Need an electric gtr for the studio. Ideas?

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metanoiastudios
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Need an electric gtr for the studio. Ideas?

Post by metanoiastudios » Thu Apr 01, 2010 11:28 am

Hey guys,

I am looking to purchase a guitar to have at the studio, and also to learn guitar myself when there is some spare time. My budget definitely CANNOT exceed 1k. I personally love the way Telecasters look (and sound), but don't love the price tag associated with these guitars as much. Are there ANY Tele clones for under 1k that sound somewhat similar, or are just as versatile? I've been reading a lot about these Squier Classic Vibe Tele's, but the name Squier is often associated with donkey turd, so that makes me a little uneasy.

Aside from Tele clones, what guitar(s) do you own in your studio? which one do you find to be the most versatile to play a variety of different genres? I'm sure this is gonna spark a bunch of different answers, and that's fine. I personally don't play guitar, so obviously I have no idea what to look for in a guitar for studio use. Obviously versatility and low noise come to mind.

Thanks!
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mjau
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Post by mjau » Thu Apr 01, 2010 11:49 am

Hard to recommend one guitar that will cover all the bases, but this tele sounds great and can cover a lot of ground.
FWIW, I picked up a Squier classic vibe J-Bass, and it freaking rocks! Even the build quality feels tight. One neck adjustment was all it took to get it in playable shape.

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mrclean
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72 Custom Telecaster

Post by mrclean » Thu Apr 01, 2010 11:52 am

I highly recommend the 72 Custom Telecaster:

http://www.fender.com/products/search.p ... 0137502306

I bought mine about 5 years ago - great feel and a variety of sounds.

You can get them for about 700 bucks these days...
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Jeff White
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Post by Jeff White » Thu Apr 01, 2010 12:06 pm

That Tele is great. I'd also recommend a Highway 1 Tele (American made). Mine is my main guitar most of the time. Also, Reverend's Korean-made guitars are wonderful. I own a Buckshot and love the thing.

Jeff
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Post by Recycled_Brains » Thu Apr 01, 2010 12:09 pm

If you want a Tele, just get a Tele. You should be able to find a used American Standard for under 1k pretty easily.

That, or just save a little longer. They're only $1100 new.

If you buy a clone or Squier simply for the sake of saving $100, you'll probably regret it later. Squier's value depreciates the second you walk out of the guitar shop too. I noticed a pretty big difference btwn. a MIM Tele and an Am. Std., so I can imagine the difference btwn. a Squier and Am. Std. being even more extreme.
Aside from Tele clones, what guitar(s) do you own in your studio? which one do you find to be the most versatile to play a variety of different genres? I'm sure this is gonna spark a bunch of different answers, and that's fine. I personally don't play guitar, so obviously I have no idea what to look for in a guitar for studio use. Obviously versatility and low noise come to mind.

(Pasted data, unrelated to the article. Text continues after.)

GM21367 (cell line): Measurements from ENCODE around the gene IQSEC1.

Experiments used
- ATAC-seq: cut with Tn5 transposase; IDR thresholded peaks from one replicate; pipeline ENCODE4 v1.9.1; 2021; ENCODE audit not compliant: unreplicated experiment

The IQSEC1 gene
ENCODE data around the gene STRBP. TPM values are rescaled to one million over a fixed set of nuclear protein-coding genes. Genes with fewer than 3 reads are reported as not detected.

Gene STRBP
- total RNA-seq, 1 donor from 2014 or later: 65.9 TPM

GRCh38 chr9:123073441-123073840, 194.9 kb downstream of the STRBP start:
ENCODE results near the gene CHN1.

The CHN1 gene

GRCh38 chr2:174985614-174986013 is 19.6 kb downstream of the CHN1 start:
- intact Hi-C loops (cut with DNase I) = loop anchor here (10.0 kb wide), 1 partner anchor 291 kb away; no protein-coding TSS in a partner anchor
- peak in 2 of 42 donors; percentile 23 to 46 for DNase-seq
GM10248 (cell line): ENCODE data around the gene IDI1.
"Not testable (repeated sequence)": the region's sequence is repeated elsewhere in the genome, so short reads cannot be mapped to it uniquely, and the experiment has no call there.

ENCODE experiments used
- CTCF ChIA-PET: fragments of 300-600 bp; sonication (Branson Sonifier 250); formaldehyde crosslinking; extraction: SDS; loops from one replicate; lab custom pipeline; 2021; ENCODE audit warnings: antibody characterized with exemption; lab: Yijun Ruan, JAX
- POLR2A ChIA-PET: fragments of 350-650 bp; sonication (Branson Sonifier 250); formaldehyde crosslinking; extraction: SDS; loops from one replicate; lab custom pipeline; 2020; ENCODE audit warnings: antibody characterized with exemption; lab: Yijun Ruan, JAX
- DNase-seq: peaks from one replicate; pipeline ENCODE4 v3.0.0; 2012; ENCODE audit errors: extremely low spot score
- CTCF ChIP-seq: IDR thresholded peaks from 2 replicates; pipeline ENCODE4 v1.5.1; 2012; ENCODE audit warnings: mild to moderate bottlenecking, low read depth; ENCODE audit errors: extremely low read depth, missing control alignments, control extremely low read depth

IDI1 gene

The only electric that I really use is a 1982 Gibson SG. It fucking rules. Versitile? Yup. That's why I rarely bother plugging in anything else. I do everything from deathmetal to rock to blues to jazz with mine. Paid $800 for it 12 or so years ago.

New ones are questionable. I have yet to find a current prod. model that sounds and feels as good as mine. I'm sure they're out there though. If you can find a nice used SG, that'd be my 1st choice.

My GF has a Tele + Danelectro, so I can use those if needed.

Re: low noise... if you get a Tele, shield the PU and control cavities. Makes a big difference.
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Front End Audio
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Post by Front End Audio » Thu Apr 01, 2010 12:32 pm

I would just get a couple cheap Japanese guitars and maybe a nice American guitar. I enjoy the sounds you get out of these types of guitars and it seems that they often times play really well and are built very well sometimes not, but for the price of most of these it is worth a look!
http://cgi.ebay.com/HOPF-SATURN-63-TEIS ... 439e4622b2
or
http://cgi.ebay.com/Teisco-Norma-guitar ... 2eac038bd8
or
http://cgi.ebay.com/SILVERTONE-TEISCO-E ... 414e3b4804
or
http://cgi.ebay.com/vintage-Teisco-Silv ... 2eac09c62b
or
http://cgi.ebay.com/1950s-Regal-Archtop ... 414e4e60fd
or
http://cgi.ebay.com/Vintage-Memphis-Ele ... 2a05d8c178
or
http://cgi.ebay.com/RARE-BURGANDY-56-U2 ... 2a05edc05d


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Post by comfortstarr » Thu Apr 01, 2010 1:21 pm

I recently saw someone playing an SG in a very surprising context (well, not too surprising as I can't remember the details, I just remember being surprised).

What about a G&L Tribute ASAT? Those are relatively cheap and are awesome. They're basically Teles in a variety of configurations. I want the new one that's double HBs.

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Post by cgarges » Thu Apr 01, 2010 1:42 pm

Of the guitars here, which are regularly available, the gold=top Les Paul and the Rickenbackers get the most use. Behind that, probably the '74 Tele and the Yamaha.

When buying guitars for studio use, I look at what people are bringing in regularly and try to avoid that stuff. I think about those sessions where someone says, "Man, it would be cool to have a '(blank)' for this sound," and make note of it.